Why is the penetration of NP assays into clinical care still not universal? First, it might be the cost of the reagents, despite overall reduction to the cost of care. Although counterintuitive, the cost of an echocardiogram is modestly incremental after acquisition of an echocardiography system, mostly inclusive of sonographer time. If care is capitated, there could be budgetary pressure to limit the use of NP testing. However, this wouldn't explain the only moderate availability in North America where the fee-for-service model still predominates. A more likely explanation is the impression that NP interpretation is complex, which is assumed by frontline providers who staff emergency departments, urgent care centers, and primary care offices. As Hammerer-Lercher et al. highlight in their Table 3, there are professional societies endorsing vastly different cutoffs for a diagnosis of acute heart failure (1). Most striking are the European Society of Cardiology 2012 guidelines/recommendations because they provide starkly different cutoffs for the diagnosis of acute heart failure in 2 different documents (4, 9). Clinicians often rely on their laboratory colleagues for guidance with respect to appropriate cutoffs. At the time of this survey, little consistency was found in European or US cardiology society recommendations. This variability must be examined in parallel to the clinical context by which patients are often evaluated. Based on the Breathing Not Properly trial, clinicians only had an intermediate uncertainty (between a 21% and 79% pretest probability) of acute heart failure in 28% of the study participants (10). A BNP cutoff of 100 pg/mL correctly classified the diagnosis in 74% of the intermediate-risk subjects (10). Therefore, many clinicians are potentially confident in their clinical diagnosis of 3 out of 4 patients with dyspnea without NP results. One metaanalysis questioned whether NP testing in the emergency department resulted in a meaningful reduction in length of stay and showed no reduction in mortality (11). Clinicians are also aware there are several cardiac and noncardiac comorbidities that can result in higher NP levels in the absence of acute heart failure (Table 1) (9). Some guidelines propose cutoffs that will account for common comorbidities like chronic kidney disease, but other guidelines do not (4, 5, 9). In the US, society guidelines have provided a class I recommendation for NP testing, but have intentionally omitted guideline-specific cutoffs (6). Adding to the confusion, although not reflected in the CARMAGUE survey, is the question of whether BNP will retain its diagnostic accuracy in patients taking the new chronic heart failure drug Entresto, which combines a nephrilysin inhibitor (which inhibits the degradation of BNP) to an angiotensin receptor blocker. In the Prospective Comparison of ARNI with ACEI to Determine Impact on Global Mortality and Morbidity in Heart Failure (PARADIGM-HF) study (a randomized controlled trial of 8399 patients with chronic systolic heart failure assigned to the angiotensin-converting enzyme inhibitor enalopril vs Entresto), median levels of BNP rose from approximately 200 pg/mL to 250 pg/mL when taking Entresto (12). Whether this is clinically meaningful for a patient who presents with acute heart failure is uncertain. Current efforts are underway to complete a study in emergency department patients with dyspnea to prospectively determine if specific age-based cutoffs for NT-proBNP, recommended in the 2012 European Society of Cardiology working group document (9), can be prospectively validated. If successful, this would result in a change of the manufacturer claimed medical decision points documented in the package insert for at least one US vendor. Ultimately, we should align NP cutoff recommendations for consistency across guidelines, package inserts, and marketing materials to limit confusion when evaluating patients with dyspnea. The results of this study are eagerly awaited, as would a follow-up survey of clinical laboratories in Europe and the US to determine if consistency in recommendations results in increased adoption of NP testing.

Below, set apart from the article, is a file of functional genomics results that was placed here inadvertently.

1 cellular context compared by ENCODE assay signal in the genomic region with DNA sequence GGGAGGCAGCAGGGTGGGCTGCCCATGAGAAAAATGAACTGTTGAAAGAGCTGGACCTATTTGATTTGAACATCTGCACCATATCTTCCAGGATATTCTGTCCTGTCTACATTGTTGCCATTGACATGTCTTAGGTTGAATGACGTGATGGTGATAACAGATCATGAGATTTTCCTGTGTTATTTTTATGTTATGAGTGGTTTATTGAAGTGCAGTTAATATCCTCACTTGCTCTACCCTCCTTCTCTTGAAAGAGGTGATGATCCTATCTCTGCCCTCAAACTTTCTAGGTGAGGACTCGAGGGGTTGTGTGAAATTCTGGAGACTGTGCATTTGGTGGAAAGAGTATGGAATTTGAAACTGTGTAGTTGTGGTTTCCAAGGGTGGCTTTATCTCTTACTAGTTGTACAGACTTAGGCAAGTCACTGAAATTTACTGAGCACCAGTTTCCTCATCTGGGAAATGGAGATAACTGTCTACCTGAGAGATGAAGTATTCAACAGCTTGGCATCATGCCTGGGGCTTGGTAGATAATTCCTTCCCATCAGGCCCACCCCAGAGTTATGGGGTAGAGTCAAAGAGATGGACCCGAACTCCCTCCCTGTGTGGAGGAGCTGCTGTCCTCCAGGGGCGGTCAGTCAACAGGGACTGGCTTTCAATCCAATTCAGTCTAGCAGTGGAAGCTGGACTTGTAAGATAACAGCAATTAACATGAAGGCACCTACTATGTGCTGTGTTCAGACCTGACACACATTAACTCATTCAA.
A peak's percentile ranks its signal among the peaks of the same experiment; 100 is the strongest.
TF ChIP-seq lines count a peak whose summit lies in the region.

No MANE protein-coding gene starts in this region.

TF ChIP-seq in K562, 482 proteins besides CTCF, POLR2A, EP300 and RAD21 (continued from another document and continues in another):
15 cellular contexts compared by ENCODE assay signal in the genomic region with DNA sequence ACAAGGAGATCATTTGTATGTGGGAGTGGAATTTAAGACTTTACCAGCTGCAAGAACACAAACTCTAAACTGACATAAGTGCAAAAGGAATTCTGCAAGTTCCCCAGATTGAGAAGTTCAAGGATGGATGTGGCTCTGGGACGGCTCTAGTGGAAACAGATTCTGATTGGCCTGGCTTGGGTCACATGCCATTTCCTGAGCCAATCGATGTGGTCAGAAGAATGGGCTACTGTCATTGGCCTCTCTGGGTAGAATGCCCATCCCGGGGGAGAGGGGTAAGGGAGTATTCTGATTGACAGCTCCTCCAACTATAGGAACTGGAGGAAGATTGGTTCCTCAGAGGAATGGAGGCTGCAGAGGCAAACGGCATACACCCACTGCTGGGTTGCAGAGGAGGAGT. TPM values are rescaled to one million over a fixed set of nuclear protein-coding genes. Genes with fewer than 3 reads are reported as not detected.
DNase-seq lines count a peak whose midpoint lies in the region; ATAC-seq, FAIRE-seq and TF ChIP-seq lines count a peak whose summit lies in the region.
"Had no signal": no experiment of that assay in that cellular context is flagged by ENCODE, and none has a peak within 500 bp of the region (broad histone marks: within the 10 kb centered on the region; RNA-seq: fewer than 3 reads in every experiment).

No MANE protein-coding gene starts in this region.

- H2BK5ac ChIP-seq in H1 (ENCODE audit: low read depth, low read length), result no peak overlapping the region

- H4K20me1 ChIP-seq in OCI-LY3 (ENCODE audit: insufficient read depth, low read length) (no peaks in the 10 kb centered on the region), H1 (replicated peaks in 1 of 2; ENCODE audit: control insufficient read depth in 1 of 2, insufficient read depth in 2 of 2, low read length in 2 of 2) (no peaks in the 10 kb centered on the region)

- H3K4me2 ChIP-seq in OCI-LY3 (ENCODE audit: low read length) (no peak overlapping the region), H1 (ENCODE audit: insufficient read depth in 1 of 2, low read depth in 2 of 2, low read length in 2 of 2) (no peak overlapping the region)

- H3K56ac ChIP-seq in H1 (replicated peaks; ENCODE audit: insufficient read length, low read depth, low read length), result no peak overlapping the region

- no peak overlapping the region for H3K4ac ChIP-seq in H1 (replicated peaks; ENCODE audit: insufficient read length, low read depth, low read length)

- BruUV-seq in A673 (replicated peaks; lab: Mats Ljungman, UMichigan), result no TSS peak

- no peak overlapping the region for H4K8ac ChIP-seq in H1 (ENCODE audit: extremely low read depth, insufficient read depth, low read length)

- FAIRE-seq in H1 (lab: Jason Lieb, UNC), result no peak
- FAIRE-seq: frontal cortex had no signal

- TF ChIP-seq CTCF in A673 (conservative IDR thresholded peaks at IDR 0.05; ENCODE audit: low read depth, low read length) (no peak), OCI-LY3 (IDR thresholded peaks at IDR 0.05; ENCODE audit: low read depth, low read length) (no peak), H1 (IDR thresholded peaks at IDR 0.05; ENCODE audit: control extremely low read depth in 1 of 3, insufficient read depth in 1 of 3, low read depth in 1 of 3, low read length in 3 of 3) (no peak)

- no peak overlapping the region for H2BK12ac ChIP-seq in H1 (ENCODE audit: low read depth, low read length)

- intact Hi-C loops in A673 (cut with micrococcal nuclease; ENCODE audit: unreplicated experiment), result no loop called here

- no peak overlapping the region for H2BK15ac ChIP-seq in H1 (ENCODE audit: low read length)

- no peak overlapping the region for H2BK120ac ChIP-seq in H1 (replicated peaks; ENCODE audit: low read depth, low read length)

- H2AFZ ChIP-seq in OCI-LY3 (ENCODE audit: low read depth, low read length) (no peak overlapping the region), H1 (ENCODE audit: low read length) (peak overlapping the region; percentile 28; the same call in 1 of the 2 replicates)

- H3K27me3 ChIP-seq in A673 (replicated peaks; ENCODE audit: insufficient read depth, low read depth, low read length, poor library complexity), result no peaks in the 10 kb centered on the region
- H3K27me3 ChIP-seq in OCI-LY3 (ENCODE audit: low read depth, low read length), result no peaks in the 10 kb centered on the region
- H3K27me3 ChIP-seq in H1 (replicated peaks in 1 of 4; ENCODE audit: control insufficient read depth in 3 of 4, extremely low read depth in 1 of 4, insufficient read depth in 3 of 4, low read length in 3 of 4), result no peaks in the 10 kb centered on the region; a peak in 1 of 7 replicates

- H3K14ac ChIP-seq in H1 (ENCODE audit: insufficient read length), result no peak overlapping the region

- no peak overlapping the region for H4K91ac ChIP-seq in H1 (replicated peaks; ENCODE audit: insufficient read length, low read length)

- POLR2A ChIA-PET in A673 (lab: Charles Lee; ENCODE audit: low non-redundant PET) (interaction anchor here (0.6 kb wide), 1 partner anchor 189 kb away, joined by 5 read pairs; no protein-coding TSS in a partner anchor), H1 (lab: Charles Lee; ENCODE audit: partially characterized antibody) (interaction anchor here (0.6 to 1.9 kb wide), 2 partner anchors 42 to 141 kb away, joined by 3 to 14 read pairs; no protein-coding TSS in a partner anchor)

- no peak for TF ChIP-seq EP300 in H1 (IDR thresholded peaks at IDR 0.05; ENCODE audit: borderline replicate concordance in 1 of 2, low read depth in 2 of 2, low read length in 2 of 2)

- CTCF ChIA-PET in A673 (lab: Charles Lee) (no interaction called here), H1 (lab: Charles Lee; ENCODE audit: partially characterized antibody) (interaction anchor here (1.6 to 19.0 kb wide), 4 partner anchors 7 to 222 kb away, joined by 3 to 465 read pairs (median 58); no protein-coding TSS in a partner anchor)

↵2 Nonstandard abbreviations:
- Cardiac Marker Guideline Uptake in Europe
- natriuretic peptide
- B-type natriuretic peptide
- N-terminal pro–B-type natriuretic peptide.
Authors' Disclosures or Potential Conflicts of Interest: Upon manuscript submission, all authors completed the author disclosure form.
Employment or Leadership: None declared.
Consultant or Advisory Role: C. deFilippi, Roche Diagnostics.
Stock Ownership: None declared.
Honoraria: C. deFilippi, Siemens.
Research Funding: None declared.
Expert Testimony: None declared.
Patents: None declared.
- Received December 12, 2016.
- Accepted December 16, 2016.
- © 2016 American Association for Clinical Chemistry